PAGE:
This makes the player’s score the true goal of the game, just as it was in many of the classic arcade games of old. This design urges the player to take risks to grab extra coins and increase his score. The scoring system in the game is built around a point multiplier, which increases as you pick up coins. For every 100 coins you grab, the multiplier will increase by 1, for a maximum of 5. When you die, the multiplier is reset to zero.
The waves in each mode are the same, but the different modes add a lot of extra flavor and change the way you tackle the game. The NORMAL mode starts you off with 3 lives and simply tasks you with making it as far as you can (and getting a high score to post on the leaderboards). HARDCORE mode is the same, except that you only get 1 life.
Then we have SUPER SPEED mode. If you thought that things got crazy when you hit your max speed during NORMAL mode, just wait until the max speed is infinity! That’s right, you will continue to accelerate forever in SUPER SPEED mode. Time to sharpen those reflexes!
Finally, there is the imaginative COIN DOWN mode, in which you start the game with 100 coins, but you are constantly losing them. If the coin counter reaches zero, it’s game over. This forces you to think about the levels in an entirely different way, since it’s imperative that you seek out clusters or lines of coins. You don’t have any lives in this mode per se, but you do lose coins each time you die, so you can’t simply blunder your way though the game.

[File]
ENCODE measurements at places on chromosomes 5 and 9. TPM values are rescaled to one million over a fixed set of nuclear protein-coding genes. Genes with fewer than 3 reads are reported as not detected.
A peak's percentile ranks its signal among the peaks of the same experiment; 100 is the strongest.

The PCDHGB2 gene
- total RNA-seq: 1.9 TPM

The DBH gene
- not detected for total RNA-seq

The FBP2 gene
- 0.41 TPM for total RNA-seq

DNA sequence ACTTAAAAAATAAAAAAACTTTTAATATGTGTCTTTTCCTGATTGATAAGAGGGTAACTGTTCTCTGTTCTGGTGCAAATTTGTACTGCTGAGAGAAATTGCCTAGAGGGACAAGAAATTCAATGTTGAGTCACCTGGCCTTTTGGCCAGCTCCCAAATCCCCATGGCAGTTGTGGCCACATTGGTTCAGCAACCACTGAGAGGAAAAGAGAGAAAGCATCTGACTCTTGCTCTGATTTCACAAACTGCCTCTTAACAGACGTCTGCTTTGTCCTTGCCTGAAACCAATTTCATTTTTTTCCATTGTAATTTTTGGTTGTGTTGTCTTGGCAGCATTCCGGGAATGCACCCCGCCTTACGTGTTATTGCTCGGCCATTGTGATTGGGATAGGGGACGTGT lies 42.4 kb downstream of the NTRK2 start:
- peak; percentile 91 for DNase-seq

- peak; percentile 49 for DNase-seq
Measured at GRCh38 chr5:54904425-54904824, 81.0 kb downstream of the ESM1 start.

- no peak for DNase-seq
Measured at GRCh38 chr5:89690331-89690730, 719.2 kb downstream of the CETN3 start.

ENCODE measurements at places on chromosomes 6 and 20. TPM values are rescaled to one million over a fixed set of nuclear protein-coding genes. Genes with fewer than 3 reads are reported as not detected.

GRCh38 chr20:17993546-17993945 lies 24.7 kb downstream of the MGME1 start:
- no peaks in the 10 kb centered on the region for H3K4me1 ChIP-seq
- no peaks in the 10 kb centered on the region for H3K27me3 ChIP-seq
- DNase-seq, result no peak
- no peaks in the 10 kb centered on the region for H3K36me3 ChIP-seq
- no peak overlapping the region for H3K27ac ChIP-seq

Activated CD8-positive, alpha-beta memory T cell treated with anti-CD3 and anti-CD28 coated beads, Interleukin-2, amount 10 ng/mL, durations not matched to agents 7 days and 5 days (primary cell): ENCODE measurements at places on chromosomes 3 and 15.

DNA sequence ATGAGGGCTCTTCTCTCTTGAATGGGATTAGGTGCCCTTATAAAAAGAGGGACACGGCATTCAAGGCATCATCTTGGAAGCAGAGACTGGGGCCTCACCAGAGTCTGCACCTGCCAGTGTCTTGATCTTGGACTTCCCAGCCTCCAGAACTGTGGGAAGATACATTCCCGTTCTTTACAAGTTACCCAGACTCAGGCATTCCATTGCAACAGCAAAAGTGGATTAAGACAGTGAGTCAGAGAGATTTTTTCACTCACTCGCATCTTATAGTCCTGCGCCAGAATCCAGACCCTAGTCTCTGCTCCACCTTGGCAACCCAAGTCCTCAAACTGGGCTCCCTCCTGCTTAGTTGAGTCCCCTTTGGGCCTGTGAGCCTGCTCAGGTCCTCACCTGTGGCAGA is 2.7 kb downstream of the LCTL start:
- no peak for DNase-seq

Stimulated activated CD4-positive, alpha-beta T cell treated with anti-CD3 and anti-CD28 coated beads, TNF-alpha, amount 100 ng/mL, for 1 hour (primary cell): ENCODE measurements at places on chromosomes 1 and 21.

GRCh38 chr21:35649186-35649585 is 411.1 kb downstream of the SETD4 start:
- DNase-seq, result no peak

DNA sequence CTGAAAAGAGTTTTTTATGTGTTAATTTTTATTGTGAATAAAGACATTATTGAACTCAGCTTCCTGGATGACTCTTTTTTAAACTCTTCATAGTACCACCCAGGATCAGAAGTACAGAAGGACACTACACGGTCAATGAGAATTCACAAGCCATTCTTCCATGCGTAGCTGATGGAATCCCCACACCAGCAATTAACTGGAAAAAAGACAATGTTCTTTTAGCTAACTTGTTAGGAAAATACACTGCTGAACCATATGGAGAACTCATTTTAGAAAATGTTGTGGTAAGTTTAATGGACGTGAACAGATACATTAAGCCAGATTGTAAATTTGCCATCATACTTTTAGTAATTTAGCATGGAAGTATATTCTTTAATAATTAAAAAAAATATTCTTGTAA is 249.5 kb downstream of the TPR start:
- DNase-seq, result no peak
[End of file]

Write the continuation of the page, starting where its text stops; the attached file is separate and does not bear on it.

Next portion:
There is also a PRACTICE mode, which caters to the 1cc crowd. This mode allows you to hop into any level and do a practice run. That way, you can sharpen your skills on the later levels without having to play through the entire game to get to them. As expected, your score is not recorded when playing in this mode.
There are 3 different types of coins to be found, along another very odd pickup:
Gold coins are worth 50 points
Red coins are worth 300 points
Green coins are worth 2,000 points; there are only 3 green coins per wave
The Fun Sloth (the Fun Infused mascot?) is a very rare pickup that is only found once per wave series. In other words, you’ll only see this once per every 10 waves.